Charred timber home perched above Silicon Valley takes cues from nature

January 15, 2018 by  
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High above Silicon Valley sits a striking home with a two-story volume clad in blackened cedar. Schwartz and Architecture designed the residence, named Shou Sugi Ban House after the traditional Japanese method used to burn the wood to wrap it in a layer of carbon highly resistant to water, fire, and mold. The charred timber volume is an extension to an existing one-story home, the interior of which was also substantially remodeled by the architects. Located on the crest of a hill in Los Gatos, California, Shou Sugi Ban House is a 4,350-square-foot renovation and expansion project that takes inspiration from the surrounding landscape, including the texture and look of boulders, bark, and leaves. “Enlarging an existing home that has an already strong and complete architectural character can be challenging,” wrote the architects. “Here, we anchor the existing one-story home with a new two-story independent volume, using it both as punctuation mark and counterpoint to the existing composition. We clad the addition in traditional Japanese Shou Sugi Ban burnt cedar siding both to anchor home with site and to create the visual weight necessary to anchor the existing exuberantly-roofed horizontal building.” Related: Stunning Lake Michigan home is built from dying ash reclaimed onsite In contrast to the extension’s dark facade, the airy interior features whitewashed walls with natural textures applied throughout. A family room occupies the lower level while a bedroom is placed upstairs. Views of the outdoors are framed through large full-height glazing making it feel as if the interior is open to the outdoors. A particularly beautiful feature of the new extension is the minimalist floating staircase made of painted-steel and cantilevered walnut treads that the architects liken to leaves growing on a branch. + Schwartz and Architecture Images via Matthew Millman

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Spectacular mountain-like Valley breaks ground in Amsterdam

September 6, 2017 by  
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A jagged mountain-like mass is turning up on Amsterdam’s pancake-flat landscape. MVRDV recently broke ground on Valley, a 75,000-square-meter mixed-use development that looks like a cluster of mountain peaks covered in greenery. Located in Amsterdam’s Central Business District Zuidas, the competition-winning design for OVG Real Estate will aim for BREEAM-NL Excellent rating and comprise apartments, offices, underground parking, a sky bar, and various retail and cultural facilities. Selected as the competition winner by the Municipality of Amsterdam in 2015, the stunning Valley project seeks to transform the quickly developing Zuidas area into a more livable and complete urban quarter. The green-terraced towers are designed as three mountain-like peaks of varied heights that soar to a maximum of 100 meters. The Valley will include 196 apartments, seven stories of office space, a three-story underground parking garage with 375 parking spots, and a variety of retail and cultural options on the lower floors. The publicly accessible Sky bar, which spans two stories, will offer panoramic views across the city. “Valley combines residential apartments with a green environment that offers panoramic views of Amsterdam”, says Winy Maas, MVRDV co-founder. “A lively plinth offering a range of commercial activities has some offices above and is topped finally with residences. The carving out of the resulting block ensures that it becomes less introverted than existing buildings in the Zuidas. There will be many terraces, both private and public, filled with people, flowers, plants and outdoor seating.” Related: BIG unveils lush mountain-like terraced building infused with nature The jagged building will be clad in natural stone and the layout informed by digital tools to optimize access to natural daylight and views, while preserving privacy. Due to the unique layout, no two apartments will be alike. MVRDV collaborated with award-winning garden designer Piet Oudolf and Deltavormgroep on the landscape design, which features an abundance of outdoor space and landscaped terraces. The publicly accessible central valley-area—from which the project derives its name—spreads across the fourth and fifth floor between the towers’ residential and commercial areas and will have an attractive year-round green appearance. + MVRDV Images via MVRDV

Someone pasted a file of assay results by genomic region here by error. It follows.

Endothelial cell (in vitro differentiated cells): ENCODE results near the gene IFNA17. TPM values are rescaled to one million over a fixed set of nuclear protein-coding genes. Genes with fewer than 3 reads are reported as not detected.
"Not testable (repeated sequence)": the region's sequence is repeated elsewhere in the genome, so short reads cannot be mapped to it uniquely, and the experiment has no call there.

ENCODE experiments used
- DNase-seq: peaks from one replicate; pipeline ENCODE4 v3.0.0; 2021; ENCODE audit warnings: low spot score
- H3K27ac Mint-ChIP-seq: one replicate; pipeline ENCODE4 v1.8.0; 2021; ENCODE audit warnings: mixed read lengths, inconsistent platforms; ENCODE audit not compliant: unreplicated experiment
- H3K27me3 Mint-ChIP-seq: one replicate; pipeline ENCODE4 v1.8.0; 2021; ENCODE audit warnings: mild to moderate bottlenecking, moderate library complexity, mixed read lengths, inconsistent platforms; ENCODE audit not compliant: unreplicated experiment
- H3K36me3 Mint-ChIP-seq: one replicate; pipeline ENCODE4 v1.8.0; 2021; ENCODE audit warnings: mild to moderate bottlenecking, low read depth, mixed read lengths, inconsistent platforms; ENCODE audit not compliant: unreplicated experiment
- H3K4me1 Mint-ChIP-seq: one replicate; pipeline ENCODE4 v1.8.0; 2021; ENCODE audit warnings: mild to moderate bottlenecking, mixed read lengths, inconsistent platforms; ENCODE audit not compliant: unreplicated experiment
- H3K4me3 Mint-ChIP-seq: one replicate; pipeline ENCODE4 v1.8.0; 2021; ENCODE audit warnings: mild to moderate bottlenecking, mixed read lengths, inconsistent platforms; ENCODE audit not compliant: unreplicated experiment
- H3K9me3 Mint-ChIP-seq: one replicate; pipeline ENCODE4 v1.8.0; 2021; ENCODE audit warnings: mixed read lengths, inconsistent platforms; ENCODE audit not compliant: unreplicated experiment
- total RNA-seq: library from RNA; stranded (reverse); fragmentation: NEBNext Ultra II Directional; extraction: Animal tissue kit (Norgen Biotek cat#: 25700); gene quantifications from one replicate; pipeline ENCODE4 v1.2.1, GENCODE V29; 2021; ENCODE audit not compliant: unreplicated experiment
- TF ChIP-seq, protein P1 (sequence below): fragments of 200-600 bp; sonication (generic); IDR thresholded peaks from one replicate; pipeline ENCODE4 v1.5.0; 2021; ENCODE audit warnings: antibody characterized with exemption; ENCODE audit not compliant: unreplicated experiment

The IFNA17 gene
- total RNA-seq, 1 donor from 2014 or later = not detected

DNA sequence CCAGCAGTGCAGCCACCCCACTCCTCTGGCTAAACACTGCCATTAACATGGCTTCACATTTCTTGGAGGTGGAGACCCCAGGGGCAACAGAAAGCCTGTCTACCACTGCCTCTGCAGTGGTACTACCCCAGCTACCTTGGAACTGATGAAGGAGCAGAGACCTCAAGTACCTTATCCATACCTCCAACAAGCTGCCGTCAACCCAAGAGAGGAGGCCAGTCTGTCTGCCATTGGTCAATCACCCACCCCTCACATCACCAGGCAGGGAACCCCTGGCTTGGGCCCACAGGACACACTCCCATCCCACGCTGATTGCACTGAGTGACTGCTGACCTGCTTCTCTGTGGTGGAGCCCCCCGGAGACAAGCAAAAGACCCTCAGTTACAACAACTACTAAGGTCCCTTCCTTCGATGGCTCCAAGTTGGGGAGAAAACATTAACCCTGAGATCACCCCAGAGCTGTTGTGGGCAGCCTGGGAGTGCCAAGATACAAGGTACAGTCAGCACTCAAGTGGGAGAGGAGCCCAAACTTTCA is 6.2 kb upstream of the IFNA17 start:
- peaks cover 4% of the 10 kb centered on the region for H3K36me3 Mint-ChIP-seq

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Spectacular mountain-like Valley breaks ground in Amsterdam

The data center emissions challenge — it’s not just the big guys

August 31, 2017 by  
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Silicon Valley giants are most identified with data center energy usage, but companies in other industries also have an opportunity to make a dent.

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The data center emissions challenge — it’s not just the big guys